Norv Turner, Brandon Fusco among Vikings into racehorse ownership

Vikings investing in horse racing? (2:42)

Ben Goessling examines the investment from offensive coordinator Norv Turner and other members of the Vikings football operation, in which they bought into a horse partnership with voice of Canterbury Park, Paul Allen, acquiring a horse named Tiger D. (2:42)

MINNEAPOLIS -- For many on the Minnesota Vikings roster, Canterbury Park has been a place for relaxation. The horse racing track is located in Shakopee, Minnesota, just 10 miles southwest of the team's practice facility in Eden Prairie. Vikings play-by-play man Paul Allen has called races at the track longer than he has called Vikings games; he has been a reliable source for a trip to the paddock or a tip on a trifecta bet as players head to Canterbury for an evening of leisure.

Friday night had a decidedly different feel, though, as quarterbacks coach Scott Turner, guard Brandon Fusco and athletic trainer Eric Sugarman watched the fourth race at Canterbury through clenched jaws, while Allen tried his best to call it straight from his booth above the track. From two time zones away, offensive coordinator Norv Turner watched a streaming broadcast of the race. Then, after the race, Allen's phone went silent. He wasn't just showing the group a good time at Canterbury on Friday. He was shepherding them through their first race as partners in an ownership group.

Allen, Sugarman, the Turners, Fusco and NHL goalie Alex Stalock share ownership of Tiger D, a 5-year-old horse the group bought for $16,000 this spring. After Norv Turner became the Vikings' offensive coordinator in 2014, he and Allen hit it off through their shared passion for horse racing. Both Turners talked with Allen about eventually buying into a horse together, and Fusco -- who grew up going to greyhound races in Pennsylvania -- also wanted in. Sugarman joined the partnership -- it's called The TD Group -- which claimed Tiger D on the advice of trainer Bernell Rhone. Allen has a 37.5 percent stake in the partnership, and the other five owners are in at 12.5 percent apiece.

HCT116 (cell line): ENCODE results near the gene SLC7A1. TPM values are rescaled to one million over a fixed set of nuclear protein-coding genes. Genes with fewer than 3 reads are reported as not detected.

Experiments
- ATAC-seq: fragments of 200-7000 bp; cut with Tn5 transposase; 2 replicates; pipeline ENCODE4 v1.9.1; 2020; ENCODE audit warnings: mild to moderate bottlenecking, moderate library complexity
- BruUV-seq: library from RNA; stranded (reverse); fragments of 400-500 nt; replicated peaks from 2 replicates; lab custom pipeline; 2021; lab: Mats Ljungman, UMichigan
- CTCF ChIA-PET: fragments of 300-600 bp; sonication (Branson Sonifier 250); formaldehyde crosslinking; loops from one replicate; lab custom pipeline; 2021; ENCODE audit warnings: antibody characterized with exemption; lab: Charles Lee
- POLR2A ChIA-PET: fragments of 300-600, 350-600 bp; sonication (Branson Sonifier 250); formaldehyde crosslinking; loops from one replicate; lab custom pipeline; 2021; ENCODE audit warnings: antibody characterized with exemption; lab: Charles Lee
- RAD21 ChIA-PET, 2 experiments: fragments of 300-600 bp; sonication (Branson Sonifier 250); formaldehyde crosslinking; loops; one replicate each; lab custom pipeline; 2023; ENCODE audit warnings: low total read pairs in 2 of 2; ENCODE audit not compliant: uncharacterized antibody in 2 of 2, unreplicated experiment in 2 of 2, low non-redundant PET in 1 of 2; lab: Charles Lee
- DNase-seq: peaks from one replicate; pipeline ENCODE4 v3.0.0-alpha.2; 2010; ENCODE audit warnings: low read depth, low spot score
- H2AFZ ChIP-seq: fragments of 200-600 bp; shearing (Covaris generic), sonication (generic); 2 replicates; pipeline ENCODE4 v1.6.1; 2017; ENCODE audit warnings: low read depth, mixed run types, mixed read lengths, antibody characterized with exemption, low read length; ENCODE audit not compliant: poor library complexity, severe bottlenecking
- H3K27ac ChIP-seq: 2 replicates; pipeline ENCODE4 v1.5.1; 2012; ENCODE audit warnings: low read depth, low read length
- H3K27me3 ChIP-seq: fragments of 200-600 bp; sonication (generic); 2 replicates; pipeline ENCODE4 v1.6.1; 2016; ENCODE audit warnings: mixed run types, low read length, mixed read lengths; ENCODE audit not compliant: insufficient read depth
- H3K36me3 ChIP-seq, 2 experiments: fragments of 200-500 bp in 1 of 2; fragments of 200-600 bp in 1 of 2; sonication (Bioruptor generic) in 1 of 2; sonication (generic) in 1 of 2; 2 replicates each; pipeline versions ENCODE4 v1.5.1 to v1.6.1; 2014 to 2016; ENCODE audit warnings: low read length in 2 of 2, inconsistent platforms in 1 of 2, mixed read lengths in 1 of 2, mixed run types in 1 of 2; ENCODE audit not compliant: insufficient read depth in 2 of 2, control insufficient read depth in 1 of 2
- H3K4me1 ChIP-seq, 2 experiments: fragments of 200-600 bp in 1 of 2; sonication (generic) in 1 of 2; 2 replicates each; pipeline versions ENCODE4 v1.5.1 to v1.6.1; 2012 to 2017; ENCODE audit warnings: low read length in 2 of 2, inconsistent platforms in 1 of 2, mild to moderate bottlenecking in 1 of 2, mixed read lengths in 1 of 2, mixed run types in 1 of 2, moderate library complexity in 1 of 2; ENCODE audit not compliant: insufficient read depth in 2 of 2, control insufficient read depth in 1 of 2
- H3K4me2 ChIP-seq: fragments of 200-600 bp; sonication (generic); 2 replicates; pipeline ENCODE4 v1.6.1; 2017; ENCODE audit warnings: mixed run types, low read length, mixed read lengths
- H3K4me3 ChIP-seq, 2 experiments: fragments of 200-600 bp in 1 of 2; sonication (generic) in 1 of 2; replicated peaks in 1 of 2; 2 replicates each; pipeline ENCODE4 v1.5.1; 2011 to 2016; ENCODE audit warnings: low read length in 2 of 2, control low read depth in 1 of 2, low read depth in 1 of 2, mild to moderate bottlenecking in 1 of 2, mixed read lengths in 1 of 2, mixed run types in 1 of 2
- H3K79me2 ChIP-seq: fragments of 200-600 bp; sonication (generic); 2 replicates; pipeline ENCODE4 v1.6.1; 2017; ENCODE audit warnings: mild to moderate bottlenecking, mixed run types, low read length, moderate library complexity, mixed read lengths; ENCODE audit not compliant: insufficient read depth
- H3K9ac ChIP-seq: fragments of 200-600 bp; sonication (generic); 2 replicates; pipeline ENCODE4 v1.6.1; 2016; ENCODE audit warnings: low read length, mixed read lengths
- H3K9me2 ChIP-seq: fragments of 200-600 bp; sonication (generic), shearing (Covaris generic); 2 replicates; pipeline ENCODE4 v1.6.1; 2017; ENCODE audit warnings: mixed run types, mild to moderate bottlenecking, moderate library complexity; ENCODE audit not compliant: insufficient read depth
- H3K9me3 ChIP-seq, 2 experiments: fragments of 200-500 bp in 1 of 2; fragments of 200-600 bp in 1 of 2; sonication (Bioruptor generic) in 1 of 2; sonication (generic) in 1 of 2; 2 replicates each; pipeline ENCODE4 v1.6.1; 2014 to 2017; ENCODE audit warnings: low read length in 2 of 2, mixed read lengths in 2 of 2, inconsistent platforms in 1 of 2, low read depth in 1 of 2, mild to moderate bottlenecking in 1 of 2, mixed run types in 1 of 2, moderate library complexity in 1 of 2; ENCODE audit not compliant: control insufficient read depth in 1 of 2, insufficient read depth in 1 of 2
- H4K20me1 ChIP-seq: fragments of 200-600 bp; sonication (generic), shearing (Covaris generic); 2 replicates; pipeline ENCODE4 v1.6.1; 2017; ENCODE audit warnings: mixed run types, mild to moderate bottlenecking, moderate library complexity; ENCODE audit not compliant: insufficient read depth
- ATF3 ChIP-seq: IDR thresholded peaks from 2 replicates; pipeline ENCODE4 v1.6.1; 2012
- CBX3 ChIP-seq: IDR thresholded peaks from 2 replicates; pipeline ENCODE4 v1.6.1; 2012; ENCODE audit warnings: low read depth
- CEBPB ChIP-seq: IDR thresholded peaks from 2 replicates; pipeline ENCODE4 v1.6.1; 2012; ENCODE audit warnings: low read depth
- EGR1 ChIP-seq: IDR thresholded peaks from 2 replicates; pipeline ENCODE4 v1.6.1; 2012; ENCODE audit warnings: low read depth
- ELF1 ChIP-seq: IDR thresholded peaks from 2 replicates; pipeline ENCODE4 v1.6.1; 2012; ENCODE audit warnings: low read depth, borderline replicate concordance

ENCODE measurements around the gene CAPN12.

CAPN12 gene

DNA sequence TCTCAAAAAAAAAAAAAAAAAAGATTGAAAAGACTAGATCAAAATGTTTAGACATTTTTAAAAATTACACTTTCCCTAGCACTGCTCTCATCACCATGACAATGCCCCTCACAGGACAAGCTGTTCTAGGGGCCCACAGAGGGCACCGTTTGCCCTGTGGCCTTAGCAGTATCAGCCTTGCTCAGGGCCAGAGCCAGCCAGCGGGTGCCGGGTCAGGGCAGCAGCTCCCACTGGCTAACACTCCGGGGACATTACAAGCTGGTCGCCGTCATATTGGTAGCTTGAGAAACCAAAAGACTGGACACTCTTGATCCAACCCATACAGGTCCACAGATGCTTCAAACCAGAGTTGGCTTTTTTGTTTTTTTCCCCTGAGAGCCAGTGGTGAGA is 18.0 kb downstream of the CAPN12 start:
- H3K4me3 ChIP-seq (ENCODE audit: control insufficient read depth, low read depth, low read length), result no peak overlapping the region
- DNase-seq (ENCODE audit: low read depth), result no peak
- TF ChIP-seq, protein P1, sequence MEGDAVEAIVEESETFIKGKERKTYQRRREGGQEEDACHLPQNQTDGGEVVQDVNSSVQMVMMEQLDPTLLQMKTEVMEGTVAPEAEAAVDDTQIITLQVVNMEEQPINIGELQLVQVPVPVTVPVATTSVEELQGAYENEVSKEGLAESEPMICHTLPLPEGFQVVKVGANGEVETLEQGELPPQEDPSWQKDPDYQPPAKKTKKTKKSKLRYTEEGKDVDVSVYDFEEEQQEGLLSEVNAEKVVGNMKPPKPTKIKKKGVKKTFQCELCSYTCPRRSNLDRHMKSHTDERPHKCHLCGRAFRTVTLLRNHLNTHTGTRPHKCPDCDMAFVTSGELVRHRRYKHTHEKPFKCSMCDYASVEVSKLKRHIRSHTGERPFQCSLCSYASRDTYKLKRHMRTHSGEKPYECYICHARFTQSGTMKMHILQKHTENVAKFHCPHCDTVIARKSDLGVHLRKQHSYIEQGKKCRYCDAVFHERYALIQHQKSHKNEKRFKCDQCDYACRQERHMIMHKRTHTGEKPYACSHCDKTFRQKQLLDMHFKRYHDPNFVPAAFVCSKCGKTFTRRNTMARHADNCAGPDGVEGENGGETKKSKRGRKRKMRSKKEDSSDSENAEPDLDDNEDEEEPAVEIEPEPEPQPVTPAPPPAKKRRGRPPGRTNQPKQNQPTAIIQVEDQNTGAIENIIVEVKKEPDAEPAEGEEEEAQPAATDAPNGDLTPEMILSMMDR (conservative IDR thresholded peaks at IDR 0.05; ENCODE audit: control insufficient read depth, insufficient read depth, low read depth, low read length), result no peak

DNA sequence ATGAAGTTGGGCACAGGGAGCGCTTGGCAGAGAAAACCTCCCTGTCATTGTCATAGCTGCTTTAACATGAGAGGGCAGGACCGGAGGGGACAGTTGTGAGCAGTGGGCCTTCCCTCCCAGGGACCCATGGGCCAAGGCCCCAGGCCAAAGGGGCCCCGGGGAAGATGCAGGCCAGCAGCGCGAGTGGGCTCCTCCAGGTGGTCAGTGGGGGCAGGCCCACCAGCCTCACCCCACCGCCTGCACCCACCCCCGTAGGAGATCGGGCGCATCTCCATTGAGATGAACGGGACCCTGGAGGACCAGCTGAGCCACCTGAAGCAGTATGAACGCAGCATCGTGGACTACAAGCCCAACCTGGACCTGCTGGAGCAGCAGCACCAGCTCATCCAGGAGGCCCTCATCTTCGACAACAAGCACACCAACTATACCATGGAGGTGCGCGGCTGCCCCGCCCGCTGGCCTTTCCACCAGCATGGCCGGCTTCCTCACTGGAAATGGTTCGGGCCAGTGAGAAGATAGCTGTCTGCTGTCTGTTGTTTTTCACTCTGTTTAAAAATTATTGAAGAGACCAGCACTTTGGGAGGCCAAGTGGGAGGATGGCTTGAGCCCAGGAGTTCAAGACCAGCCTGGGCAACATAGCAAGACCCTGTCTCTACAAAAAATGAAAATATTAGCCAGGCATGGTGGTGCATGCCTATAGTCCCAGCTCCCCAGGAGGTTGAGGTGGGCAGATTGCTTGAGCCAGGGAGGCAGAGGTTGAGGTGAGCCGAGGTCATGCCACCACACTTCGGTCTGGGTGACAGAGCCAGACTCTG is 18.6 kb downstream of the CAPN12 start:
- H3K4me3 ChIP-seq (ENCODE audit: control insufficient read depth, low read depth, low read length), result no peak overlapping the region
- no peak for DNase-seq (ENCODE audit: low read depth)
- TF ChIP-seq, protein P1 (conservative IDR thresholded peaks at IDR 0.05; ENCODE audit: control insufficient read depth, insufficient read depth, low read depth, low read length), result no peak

"I just had a little baby girl, so we're not going to go on any vacations this summer," Scott Turner said. "It's something to do -- bring my son to the track, have him see the horses. We walked in the stable, fed the horse some carrots and stuff. That part of it was fun. ... If he races, we're going to be in town, so we'll come out and check it out."

Wearing purple and gold silks, Tiger D went off as an even-money favorite in the $30,000 allowance race at Canterbury. Vikings general manager Rick Spielman and vice president of football operations Rob Brzezinski watched from the edge of the track; tackle Phil Loadholt stood near the owners, as did linebacker Chad Greenway and his wife, Jenni. The group was there either to celebrate Tiger D's first win in Minnesota or needle his new owners.

They made the most of the latter opportunity. The horse got pinned on the rail early and finished fourth after a late charge. Afterward, Spielman groused he had come out to watch Eeyore, the downbeat donkey from Winnie the Pooh.

A win would have effectively returned the group's money after just one race; the fourth-place finish left Allen sending a text to explain what he'd seen during the race. Norv Turner quickly responded, preaching optimism for the long haul.

"He saw the long stride that I saw late, and we know Tiger D eventually will run," Allen said. "So people here at the racetrack, those with my group, they can talk as much trash as they want and they can rip our horse. Don't for a second think he doesn't hear that, and he doesn't use it as bulletin board material within our stall."

For most in the group, horse ownership doesn't figure to evolve much beyond a hobby. That was still enough to bring a healthy dose of butterflies for the Vikings contingent on Friday night, and the butterflies figure to be there again in a couple weeks, when Tiger D races again. At stake for his owners will be a shot at redemption, a chance to turn a profit, an opportunity to celebrate in the winner's circle and the hopes of avoiding merciless teasing by the time training camp starts.

"It's a lot different," Fusco said. "It was a lot of nerves before the race. It's definitely a lot different feeling when you have a horse and you're more involved with it. I'm learning a lot more since I've been an owner, and I'm having a blast. It's definitely something fun to do."